After reading your description it sounds like he just didn't want to seem rude by laughing at your misfortune. That's the thing I find stifling a bit here, we're mostly a bit uptight and have a hard time poking fun at someone unless, and this is a big unless, they are a close friend or at least a friend, that's the big one - coworkers, acquaintances, meeting anyone for the first time and things like that, you would never laugh at something a bit daft or unfortunate or basically do anything you might think would cause the least bit of potential offence! It's ridiculous but it is a generalisation, stereotype, whatever - it's there for a reason because it's mostly pretty bang on true!

    It's very sweet you equate us with good manners! I would say depending on what part of Britain someone is from, but we are normally friendly and pretty polite (especially if they are from the North of England, the South of England tends to be a bit stuck up, or much less friendly than the North, guess it equates to something a bit like the American saying 'Southern hospitality').

    Definitely a British thing your coworker did unless he's very strange in general and he was simply acting a bit weird! But, I would say it sounds like the typical behaviour of the lesser spotted English man ;)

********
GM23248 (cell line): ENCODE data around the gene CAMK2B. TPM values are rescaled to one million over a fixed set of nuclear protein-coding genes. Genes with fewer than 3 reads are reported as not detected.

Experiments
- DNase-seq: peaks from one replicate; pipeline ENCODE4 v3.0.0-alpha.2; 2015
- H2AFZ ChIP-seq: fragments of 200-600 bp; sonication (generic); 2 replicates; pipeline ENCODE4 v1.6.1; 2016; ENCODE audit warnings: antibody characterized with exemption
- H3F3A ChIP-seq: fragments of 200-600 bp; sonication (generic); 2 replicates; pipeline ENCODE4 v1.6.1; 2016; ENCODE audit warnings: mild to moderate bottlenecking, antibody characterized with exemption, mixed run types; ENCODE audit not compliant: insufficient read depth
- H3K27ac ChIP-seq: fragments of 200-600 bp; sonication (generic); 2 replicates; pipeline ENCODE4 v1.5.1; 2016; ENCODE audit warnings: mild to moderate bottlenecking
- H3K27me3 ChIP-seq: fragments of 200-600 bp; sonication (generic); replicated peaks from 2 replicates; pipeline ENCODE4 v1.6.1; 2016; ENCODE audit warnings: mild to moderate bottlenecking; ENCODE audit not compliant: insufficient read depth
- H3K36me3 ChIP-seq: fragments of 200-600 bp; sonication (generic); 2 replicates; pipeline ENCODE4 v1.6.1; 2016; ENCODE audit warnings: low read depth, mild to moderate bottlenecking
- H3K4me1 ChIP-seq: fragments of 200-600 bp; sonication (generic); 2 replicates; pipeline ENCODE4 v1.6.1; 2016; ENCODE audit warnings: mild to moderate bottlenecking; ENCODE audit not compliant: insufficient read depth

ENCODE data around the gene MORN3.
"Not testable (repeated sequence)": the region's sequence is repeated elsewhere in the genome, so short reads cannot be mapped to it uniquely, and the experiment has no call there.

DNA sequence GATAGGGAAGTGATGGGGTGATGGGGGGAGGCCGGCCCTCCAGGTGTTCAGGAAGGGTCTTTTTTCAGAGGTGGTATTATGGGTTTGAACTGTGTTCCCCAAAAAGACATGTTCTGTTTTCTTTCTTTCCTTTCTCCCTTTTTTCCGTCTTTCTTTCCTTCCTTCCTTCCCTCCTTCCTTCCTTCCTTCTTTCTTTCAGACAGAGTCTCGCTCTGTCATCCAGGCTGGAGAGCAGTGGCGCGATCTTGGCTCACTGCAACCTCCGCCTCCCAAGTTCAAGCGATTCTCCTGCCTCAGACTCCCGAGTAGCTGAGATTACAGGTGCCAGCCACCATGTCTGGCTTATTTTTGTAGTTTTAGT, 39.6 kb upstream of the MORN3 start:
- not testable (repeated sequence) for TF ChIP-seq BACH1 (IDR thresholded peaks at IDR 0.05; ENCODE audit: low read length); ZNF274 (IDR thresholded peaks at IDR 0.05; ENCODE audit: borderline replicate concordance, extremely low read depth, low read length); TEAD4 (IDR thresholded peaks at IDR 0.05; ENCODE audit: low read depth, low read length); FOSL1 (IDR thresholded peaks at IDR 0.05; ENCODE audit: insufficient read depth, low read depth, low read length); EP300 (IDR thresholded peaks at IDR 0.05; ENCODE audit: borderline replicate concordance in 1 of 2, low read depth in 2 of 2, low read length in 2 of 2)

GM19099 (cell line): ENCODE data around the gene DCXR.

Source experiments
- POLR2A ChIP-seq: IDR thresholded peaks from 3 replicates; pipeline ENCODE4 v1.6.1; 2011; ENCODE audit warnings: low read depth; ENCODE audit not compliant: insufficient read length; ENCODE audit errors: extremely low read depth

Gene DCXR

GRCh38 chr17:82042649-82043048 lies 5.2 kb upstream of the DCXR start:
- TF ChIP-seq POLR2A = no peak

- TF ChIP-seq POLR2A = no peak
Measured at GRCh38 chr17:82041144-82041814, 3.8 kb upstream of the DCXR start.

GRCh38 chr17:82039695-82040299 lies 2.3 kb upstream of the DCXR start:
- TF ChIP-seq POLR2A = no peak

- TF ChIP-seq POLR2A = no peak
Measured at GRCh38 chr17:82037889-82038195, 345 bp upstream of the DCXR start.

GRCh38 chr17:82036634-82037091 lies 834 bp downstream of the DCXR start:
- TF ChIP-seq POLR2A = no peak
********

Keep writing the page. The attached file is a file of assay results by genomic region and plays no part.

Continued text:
PS - what do you do for a living? I'm nosey that way!

    Lo x

  3. #313
    Gold Member mylolita's Avatar
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    Originally Posted by Silverbirch
    ONG, that's all just so BEAUTUFUL. In very happy for the 3 if you.

    My son spent some time in Manchester and lived it. It is the only place in the UK he visited as he went there to stay with Australian friends.
    Hi Silverbirch!

    That's so lovely, thank you.

    Oh cool, I'm really glad he liked it! We have a friend there who is a session player. He plays guitar, been on some quite famous tracks actually but he lives in Manchester, there is a big grungy kind of indie music scene there, Oasis come from there so it's a hot spot for upcoming rock bands. I've only been a few times! There are rough parts and nice parts but it's got a good vibe.